December 10, 1998 – The Russian-European-Slovak crew, which is expected to fly to the Mir space station on February 22, 1999, will probably not be the last mission to the station, while the station’s life in orbit will be extended, the captain of the crew, Colonel Viktor Afanasyev said on Thursday.
“Our 27th mission will be followed by the 28th and 29th, I am sure,” Afanasyev told a press conference. In reply to an Itar-Tass query, he said his flight was initially scheduled for half-a-year, but was then reduced to 99 days. “An official changing in the programme is expected in the near future,” he said. “Of course, we shall have a relief crew,” he noted. “The station must fly until the International Space Station runs at full capacity or gets a permanent crew, “the cosmonaut said.
Deputy head of the Cosmonauts’ training centre Yuri Glazkov also stressed that if subsidized, Mir may remain in space for another several years. “The crews and ground services have brought the station in a very good condition, so there are no problems so far as we are concerned,” he said.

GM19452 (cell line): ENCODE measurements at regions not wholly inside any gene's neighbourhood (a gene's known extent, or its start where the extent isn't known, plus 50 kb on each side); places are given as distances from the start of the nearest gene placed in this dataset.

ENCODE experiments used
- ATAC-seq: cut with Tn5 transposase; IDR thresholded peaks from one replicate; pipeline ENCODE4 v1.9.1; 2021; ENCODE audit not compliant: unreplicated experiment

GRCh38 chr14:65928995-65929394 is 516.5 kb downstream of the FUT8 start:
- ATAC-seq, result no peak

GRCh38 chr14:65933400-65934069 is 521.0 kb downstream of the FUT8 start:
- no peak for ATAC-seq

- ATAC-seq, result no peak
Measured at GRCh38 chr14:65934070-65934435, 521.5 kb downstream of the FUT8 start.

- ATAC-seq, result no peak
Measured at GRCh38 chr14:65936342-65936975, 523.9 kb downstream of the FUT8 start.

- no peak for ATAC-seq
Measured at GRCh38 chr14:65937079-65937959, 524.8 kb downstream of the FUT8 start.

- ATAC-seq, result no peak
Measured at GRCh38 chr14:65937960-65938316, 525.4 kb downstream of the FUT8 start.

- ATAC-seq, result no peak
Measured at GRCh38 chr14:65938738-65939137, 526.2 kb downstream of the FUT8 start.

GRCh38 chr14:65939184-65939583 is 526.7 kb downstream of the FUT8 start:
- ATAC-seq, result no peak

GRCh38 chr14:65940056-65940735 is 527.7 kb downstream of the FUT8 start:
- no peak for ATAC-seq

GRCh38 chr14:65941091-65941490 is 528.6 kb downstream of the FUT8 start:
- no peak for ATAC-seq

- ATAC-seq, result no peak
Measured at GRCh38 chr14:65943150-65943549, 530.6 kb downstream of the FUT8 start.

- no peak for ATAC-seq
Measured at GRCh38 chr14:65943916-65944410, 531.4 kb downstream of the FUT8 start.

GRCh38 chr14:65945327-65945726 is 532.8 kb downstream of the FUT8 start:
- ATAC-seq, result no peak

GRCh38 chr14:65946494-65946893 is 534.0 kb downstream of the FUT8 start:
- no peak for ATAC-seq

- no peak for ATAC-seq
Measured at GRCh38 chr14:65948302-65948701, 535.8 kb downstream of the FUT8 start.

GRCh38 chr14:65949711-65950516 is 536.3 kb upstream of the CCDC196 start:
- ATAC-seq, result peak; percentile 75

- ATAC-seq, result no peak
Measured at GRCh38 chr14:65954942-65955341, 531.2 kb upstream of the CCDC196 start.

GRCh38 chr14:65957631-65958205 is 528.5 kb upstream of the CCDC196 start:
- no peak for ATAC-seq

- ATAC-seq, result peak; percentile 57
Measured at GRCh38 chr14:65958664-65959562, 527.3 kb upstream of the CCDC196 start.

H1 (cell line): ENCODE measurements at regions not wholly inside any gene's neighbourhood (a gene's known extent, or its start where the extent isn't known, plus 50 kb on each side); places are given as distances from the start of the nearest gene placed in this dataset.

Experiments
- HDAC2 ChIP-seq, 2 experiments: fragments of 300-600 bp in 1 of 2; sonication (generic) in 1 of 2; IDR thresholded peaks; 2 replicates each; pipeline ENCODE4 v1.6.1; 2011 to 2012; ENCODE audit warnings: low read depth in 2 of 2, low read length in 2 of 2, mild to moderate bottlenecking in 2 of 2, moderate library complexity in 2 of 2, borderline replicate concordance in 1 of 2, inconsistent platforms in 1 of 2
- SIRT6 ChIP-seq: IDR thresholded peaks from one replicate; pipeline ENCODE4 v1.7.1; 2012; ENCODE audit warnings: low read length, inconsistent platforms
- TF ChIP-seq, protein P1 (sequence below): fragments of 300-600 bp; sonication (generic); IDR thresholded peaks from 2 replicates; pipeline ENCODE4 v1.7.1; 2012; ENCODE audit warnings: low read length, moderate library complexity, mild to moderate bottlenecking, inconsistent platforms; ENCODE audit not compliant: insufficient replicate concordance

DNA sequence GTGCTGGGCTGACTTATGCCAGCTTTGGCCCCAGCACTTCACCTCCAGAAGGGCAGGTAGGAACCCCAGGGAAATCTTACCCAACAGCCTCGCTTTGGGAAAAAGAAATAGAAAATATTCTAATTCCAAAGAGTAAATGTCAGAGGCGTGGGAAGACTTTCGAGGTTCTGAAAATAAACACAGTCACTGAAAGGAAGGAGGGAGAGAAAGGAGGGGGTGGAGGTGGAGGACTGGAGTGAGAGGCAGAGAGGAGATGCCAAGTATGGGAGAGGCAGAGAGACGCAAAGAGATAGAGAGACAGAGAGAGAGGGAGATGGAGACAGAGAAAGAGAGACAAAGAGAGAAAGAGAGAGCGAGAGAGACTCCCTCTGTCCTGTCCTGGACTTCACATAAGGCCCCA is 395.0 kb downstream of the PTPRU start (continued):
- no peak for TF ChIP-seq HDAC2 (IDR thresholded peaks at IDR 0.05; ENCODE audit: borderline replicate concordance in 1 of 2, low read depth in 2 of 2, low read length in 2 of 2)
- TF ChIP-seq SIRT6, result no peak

The crew includes French astronaut Jean-Pierre Haignere from the European space agency and Slovak astronaut Ivan Bella. Their back-up men are Salizhan Sharipov, Claudie Andre-Deshays (Haignere’s wife) and Mikhail Fulier.
Afanasyev said it would be the first flight with a simultaneous participation of two foreign astronauts. “I hope we shall have no psychological or technical problems,” he smiled.
The international crew is expected to arrive on Mir on February 24, 1999 and spend several days together with the present crew of Gennady Padalka and Sergei Avdeyev. Then Padalka and Avdeyev will get back to Earth, while the new crew will stay on Mir for about three months. That will be the seventh and the last flight of a French astronaut to Mir, but not the last mission, Haignere said.
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